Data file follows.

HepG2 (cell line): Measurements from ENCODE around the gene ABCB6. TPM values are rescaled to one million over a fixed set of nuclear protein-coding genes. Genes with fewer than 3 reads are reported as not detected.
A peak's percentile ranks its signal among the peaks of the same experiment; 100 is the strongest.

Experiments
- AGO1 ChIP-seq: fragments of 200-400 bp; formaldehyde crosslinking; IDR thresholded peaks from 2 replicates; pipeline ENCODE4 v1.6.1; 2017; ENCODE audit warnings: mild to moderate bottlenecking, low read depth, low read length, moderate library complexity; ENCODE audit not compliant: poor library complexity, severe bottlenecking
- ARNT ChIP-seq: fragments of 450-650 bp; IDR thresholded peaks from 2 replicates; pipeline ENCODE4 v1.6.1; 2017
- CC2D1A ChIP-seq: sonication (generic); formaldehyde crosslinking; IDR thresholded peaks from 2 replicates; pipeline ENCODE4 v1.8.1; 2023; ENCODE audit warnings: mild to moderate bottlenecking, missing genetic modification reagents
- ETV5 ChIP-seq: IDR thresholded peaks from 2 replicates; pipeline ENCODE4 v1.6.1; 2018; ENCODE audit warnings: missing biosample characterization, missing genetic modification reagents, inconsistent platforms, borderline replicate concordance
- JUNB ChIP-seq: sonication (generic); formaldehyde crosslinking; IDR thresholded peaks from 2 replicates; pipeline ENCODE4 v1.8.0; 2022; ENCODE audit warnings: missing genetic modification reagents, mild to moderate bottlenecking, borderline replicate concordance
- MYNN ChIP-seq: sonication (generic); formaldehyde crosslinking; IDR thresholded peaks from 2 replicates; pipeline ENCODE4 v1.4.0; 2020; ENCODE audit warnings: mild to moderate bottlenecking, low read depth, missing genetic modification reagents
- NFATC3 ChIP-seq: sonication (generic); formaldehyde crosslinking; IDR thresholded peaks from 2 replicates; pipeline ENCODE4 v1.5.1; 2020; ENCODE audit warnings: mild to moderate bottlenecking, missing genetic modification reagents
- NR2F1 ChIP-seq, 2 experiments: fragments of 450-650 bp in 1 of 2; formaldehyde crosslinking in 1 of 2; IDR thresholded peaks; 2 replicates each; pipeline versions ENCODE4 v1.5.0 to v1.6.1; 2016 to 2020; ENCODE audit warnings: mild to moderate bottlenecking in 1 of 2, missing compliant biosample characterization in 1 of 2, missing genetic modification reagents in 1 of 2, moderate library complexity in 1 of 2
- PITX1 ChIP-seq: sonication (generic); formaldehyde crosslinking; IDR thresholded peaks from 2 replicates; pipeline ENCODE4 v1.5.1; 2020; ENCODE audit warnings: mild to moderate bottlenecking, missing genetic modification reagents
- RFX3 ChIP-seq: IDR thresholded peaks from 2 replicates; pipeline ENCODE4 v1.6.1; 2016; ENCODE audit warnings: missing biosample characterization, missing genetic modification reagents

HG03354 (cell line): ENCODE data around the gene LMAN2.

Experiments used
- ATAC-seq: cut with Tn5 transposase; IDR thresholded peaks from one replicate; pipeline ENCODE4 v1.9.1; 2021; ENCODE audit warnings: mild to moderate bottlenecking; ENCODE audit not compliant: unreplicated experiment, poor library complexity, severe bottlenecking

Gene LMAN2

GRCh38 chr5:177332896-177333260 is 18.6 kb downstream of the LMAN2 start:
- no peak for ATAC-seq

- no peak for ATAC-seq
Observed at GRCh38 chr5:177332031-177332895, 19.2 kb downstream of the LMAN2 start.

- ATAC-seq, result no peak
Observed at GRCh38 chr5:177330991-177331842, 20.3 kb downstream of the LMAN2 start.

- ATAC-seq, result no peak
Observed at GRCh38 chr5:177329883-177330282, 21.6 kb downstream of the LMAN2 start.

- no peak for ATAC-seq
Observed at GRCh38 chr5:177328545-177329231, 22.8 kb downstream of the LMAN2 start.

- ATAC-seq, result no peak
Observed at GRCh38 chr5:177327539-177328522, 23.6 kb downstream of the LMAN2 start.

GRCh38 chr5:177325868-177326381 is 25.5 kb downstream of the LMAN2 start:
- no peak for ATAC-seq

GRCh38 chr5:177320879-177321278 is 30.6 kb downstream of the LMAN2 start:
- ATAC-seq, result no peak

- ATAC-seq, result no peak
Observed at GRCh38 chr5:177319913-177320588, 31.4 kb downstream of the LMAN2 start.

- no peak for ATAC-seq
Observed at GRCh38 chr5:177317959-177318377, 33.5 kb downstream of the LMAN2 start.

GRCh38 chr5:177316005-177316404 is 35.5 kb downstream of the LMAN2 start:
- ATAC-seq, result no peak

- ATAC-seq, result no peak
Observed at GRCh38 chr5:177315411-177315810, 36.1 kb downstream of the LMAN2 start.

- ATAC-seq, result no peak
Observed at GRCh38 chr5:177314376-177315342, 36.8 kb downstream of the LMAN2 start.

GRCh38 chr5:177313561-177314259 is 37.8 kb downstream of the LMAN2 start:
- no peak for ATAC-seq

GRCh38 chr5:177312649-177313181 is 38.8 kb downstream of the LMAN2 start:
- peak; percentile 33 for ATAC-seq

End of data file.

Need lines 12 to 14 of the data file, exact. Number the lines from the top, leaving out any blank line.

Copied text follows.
- PITX1 ChIP-seq: sonication (generic); formaldehyde crosslinking; IDR thresholded peaks from 2 replicates; pipeline ENCODE4 v1.5.1; 2020; ENCODE audit warnings: mild to moderate bottlenecking, missing genetic modification reagents
- RFX3 ChIP-seq: IDR thresholded peaks from 2 replicates; pipeline ENCODE4 v1.6.1; 2016; ENCODE audit warnings: missing biosample characterization, missing genetic modification reagents

HG03354 (cell line): ENCODE data around the gene LMAN2.